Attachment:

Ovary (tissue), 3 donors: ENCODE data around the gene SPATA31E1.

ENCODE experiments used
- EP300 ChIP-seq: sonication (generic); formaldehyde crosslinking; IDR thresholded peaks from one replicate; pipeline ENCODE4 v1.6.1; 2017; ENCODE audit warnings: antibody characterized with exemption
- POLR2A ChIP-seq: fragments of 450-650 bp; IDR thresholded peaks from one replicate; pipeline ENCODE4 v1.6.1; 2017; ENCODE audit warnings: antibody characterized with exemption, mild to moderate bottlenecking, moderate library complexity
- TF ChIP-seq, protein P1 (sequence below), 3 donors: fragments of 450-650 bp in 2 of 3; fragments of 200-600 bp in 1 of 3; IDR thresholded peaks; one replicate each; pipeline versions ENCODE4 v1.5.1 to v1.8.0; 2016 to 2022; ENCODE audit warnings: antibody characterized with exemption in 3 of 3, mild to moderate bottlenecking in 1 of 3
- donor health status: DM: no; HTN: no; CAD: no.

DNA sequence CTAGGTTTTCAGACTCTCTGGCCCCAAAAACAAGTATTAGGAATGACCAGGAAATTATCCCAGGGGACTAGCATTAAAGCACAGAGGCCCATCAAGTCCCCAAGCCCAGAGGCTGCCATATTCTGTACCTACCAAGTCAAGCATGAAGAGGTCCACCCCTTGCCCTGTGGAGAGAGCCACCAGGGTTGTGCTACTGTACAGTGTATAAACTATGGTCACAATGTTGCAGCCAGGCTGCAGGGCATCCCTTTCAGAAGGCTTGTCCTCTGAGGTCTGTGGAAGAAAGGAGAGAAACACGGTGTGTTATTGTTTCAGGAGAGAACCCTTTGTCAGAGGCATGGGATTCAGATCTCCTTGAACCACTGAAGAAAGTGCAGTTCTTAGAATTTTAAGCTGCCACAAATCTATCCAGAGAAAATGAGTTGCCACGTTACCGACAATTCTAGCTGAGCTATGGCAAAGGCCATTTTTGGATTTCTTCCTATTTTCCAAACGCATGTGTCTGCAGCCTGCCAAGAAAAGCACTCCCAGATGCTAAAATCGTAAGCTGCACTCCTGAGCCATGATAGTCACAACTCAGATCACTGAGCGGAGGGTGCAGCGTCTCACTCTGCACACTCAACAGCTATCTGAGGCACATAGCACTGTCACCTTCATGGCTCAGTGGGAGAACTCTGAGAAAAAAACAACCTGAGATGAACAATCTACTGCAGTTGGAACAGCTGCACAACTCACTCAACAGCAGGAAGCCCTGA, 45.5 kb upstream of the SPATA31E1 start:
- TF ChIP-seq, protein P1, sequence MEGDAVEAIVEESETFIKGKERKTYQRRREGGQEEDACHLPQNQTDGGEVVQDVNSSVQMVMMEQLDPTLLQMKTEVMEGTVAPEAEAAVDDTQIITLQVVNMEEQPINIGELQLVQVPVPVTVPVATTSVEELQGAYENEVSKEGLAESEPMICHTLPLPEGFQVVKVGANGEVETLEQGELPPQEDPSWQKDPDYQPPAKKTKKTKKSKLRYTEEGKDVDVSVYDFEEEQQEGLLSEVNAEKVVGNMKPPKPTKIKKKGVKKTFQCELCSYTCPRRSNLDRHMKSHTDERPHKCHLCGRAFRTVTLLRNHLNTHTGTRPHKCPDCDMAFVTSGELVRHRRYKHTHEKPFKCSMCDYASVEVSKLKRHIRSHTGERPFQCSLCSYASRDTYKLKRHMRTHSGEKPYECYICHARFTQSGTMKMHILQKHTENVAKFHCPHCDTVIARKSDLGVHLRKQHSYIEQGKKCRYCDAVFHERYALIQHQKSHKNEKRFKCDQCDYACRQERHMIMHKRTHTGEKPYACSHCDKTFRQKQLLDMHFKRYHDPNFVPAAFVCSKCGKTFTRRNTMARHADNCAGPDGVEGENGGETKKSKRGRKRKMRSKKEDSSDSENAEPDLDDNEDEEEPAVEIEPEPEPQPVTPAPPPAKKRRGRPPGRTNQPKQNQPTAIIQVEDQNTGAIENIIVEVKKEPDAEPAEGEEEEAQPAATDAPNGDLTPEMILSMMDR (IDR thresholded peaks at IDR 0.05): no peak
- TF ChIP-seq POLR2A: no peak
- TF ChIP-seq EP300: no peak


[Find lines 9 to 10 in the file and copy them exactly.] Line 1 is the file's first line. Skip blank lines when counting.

- TF ChIP-seq POLR2A: no peak
- TF ChIP-seq EP300: no peak